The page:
Within a few minutes of posting the fifth incarnation of Blog from Italy’s Guess Where in Italy? series, Italian reader Riccardo had identified the hilltop church shown in the photograph as being the Sacra di San Michele abbey or Saint Michael’s Abbey, in Piedmont, Italy.
Well done Riccardo!
Actually, it’s no surprise that Italian Riccardo should have responded so quickly, as the Sacra di San Michele abbey is the symbol of the Italian region of Piedmont. As symbols go, Sacra di San Michele is certainly worthy of its title, as I’m sure you will agree.
Here is a little more about Saint Michael’s Abbey in Piedmont, Italy, plus a story which includes a local legend involving a little girl and angels.
The Origins of the Sacra di San Michele – Saint Michael’s Abbey in Piedmont
Mount Pirchiriano, which means ‘mountain of pigs’ in Italian, the hill on which the abbey sits today was once home to cavemen, and Neolithic shepherds and farmers. In the opinion of some historians, the Romans too appreciated pig mountain’s strategic significance and constructed a fort on it.
The present day abbey can trace its origins back to 999-1003, which is when, according to the 9th century writings of the monk Guglielmo, construction of this striking religious outpost was begun.
In the 11th century another separate structure was built to house the many who made pilgrimages to the abbey.
Another structure, which is known as the ‘New Monastery’, existed on the northern side of the mount Pirchiriano. This five-storey building, which by all accounts housed cells for the monks, a library, offices, kitchens and a refectory, is now in ruins. However the legend which you are about to read, keeps people visiting, even today.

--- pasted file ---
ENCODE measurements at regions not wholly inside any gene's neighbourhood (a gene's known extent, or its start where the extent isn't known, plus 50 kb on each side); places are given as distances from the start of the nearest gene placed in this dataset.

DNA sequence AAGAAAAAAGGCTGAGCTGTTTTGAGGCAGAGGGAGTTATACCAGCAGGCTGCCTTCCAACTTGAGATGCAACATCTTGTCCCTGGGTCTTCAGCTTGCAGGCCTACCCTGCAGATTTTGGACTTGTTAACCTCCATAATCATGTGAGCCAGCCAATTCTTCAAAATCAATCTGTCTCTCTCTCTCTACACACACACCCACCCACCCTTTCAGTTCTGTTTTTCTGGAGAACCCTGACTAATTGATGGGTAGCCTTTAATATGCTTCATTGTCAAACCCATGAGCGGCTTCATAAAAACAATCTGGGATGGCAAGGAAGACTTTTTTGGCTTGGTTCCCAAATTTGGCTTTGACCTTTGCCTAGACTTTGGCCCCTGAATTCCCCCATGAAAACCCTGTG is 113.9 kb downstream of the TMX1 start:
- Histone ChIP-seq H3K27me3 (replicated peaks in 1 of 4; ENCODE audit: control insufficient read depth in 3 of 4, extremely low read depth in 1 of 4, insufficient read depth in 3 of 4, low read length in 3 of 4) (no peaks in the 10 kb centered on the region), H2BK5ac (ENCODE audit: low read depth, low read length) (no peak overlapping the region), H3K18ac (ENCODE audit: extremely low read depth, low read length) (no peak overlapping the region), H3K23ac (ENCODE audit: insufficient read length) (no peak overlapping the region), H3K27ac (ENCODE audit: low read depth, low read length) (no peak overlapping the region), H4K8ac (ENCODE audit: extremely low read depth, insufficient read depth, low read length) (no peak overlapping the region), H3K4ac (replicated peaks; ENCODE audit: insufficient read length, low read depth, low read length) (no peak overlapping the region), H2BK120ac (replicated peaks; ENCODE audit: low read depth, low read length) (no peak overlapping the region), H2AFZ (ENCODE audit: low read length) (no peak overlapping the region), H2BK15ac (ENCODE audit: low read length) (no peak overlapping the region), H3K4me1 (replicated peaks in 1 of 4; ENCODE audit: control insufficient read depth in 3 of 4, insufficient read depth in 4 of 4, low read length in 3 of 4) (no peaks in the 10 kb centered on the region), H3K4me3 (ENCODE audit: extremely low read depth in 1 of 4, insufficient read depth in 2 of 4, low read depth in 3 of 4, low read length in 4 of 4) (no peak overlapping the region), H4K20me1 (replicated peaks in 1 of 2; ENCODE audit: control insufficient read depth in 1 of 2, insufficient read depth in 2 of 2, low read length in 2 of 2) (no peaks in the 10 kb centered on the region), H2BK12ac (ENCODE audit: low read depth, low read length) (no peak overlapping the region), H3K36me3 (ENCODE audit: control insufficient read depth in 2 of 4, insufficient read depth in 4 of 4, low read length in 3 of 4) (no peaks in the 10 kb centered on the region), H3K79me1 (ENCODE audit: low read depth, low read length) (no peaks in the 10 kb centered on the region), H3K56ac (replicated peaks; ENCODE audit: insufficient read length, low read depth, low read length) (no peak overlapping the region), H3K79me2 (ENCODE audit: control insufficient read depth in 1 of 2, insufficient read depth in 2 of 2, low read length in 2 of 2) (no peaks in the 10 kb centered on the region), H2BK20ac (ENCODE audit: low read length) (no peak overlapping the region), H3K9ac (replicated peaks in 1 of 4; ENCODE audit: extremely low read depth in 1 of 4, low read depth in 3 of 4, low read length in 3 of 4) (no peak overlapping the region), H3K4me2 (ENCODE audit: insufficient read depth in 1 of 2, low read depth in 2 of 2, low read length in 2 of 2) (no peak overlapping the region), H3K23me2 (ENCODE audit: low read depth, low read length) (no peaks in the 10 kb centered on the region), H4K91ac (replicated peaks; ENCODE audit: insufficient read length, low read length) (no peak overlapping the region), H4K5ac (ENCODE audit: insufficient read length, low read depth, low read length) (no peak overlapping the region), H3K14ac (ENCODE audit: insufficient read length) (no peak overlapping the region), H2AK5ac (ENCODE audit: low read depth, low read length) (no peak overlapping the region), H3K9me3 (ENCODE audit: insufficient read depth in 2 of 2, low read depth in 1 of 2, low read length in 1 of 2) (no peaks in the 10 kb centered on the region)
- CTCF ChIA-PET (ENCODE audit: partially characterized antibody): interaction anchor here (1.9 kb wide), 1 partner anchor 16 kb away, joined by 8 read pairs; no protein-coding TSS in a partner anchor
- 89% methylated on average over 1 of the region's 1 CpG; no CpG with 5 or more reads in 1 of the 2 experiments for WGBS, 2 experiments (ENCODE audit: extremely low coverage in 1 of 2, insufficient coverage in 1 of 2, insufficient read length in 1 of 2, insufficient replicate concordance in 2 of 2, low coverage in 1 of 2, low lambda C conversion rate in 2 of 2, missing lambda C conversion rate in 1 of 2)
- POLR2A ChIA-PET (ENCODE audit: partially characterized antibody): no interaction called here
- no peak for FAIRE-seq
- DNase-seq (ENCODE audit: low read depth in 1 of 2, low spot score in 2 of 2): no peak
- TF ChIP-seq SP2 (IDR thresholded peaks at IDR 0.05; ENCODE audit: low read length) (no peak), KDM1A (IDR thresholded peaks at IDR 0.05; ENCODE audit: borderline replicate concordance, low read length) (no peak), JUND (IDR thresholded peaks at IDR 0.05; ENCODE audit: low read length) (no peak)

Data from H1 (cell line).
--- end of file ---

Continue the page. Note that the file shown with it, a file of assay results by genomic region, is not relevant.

An Angelic Legend
Legend has it that young girl, trying to avoid being captured by a band of soldiers, threw herself from what was the Bell’Alda tower. Before hurling herself off the tower, she prayed. The little girl’s prayers were answered by passing angels, and instead of splattering herself on the rocks below, she landed unhurt.
Stop reading, start speaking
Stop translating in your head and start speaking Italian for real with the only audio course that prompt you to speak.
If the incident was not in itself enough to start a legend, the story continues that the same girl, who wanted to show to others how she had been miraculously saved, made another dive from the same tower. Only this time the angels must have been busy elsewhere, or maybe she forgot to pray before her second leap of faith, and as a result the lass, alas, came to a messy end on the rocks below.
Miracles, it has to be said, do tend to only occur once. If they were an everyday event, they probably would not be known as miracles!
The Present Day Structure
The present abbey owes its existence to Abbot Ermengardo, who commissioned building works which saw the height of mount Pirchiriano rise from 960 to over 1000 metres. In fact, it was between 1099 and 1131, the Abbey took the form which can still be seen today.
In recent times much of the abbey has been restored to its former glory, after it was acquired by the Piedmont authorities. Though it still performs a religious function, today the abbey is primarily a historical monument and tourist attraction.
Volunteer guides show visitors around, with the proceeds from admission charges being used to help with the upkeep of Saint Michael’s. Concerts are held in the abbey during the months of May, June and September, in what must be a supremely atmospheric venue.
It certainly looks like a place which is well worth a visit, but then Italy is by know means short of interesting sights to experience. Not by a long chalk.
The Sacra di San Michele is around 40 kilometres west of Turin, and would take around 45 minutes to reach by car. This link will take you to a Google Map which shows where the abbey is: Sacra di San Michele
If you do go, do not forget to check out the statue of devil-defeating Archangel of Good, Saint Michael.
Official website: Sacra di San Michele abbey or Saint Michael’s Abbey
Wikipedia entry: Sacra di San Michele – in Italian